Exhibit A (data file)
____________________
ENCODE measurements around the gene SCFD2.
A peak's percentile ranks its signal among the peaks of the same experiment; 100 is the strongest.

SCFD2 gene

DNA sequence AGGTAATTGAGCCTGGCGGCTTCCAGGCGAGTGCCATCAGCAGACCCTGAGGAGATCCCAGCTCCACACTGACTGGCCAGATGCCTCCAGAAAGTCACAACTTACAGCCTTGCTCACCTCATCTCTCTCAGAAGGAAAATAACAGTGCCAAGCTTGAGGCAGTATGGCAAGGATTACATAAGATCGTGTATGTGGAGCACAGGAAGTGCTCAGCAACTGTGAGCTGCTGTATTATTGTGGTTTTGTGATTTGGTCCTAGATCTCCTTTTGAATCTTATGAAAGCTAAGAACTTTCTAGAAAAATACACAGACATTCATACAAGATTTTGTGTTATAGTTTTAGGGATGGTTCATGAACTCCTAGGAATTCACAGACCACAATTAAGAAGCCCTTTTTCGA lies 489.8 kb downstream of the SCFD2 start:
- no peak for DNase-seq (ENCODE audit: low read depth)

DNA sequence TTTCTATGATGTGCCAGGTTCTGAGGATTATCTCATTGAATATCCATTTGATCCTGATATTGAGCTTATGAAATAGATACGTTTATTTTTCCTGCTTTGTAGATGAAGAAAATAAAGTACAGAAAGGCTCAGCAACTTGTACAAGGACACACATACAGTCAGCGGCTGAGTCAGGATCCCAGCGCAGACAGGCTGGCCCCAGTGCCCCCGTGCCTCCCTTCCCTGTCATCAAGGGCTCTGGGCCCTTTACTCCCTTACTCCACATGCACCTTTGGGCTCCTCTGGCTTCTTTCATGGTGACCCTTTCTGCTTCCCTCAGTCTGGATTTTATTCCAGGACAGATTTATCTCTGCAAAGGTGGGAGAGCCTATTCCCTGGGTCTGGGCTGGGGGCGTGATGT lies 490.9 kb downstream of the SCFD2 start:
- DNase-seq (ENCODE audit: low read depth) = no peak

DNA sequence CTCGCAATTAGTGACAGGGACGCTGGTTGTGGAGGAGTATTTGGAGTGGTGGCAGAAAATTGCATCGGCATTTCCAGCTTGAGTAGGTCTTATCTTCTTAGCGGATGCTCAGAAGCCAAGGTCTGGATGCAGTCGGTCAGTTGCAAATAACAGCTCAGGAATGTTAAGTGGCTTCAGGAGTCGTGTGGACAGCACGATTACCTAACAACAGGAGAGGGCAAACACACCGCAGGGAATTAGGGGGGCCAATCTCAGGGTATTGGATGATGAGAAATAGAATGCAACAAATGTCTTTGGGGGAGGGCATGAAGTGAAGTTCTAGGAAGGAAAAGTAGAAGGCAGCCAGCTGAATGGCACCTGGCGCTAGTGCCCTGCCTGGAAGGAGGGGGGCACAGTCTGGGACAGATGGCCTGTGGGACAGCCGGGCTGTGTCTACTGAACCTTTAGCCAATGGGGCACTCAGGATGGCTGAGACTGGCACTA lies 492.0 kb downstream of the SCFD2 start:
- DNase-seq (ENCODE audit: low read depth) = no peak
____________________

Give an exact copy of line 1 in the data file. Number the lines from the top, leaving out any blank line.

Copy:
ENCODE measurements around the gene SCFD2.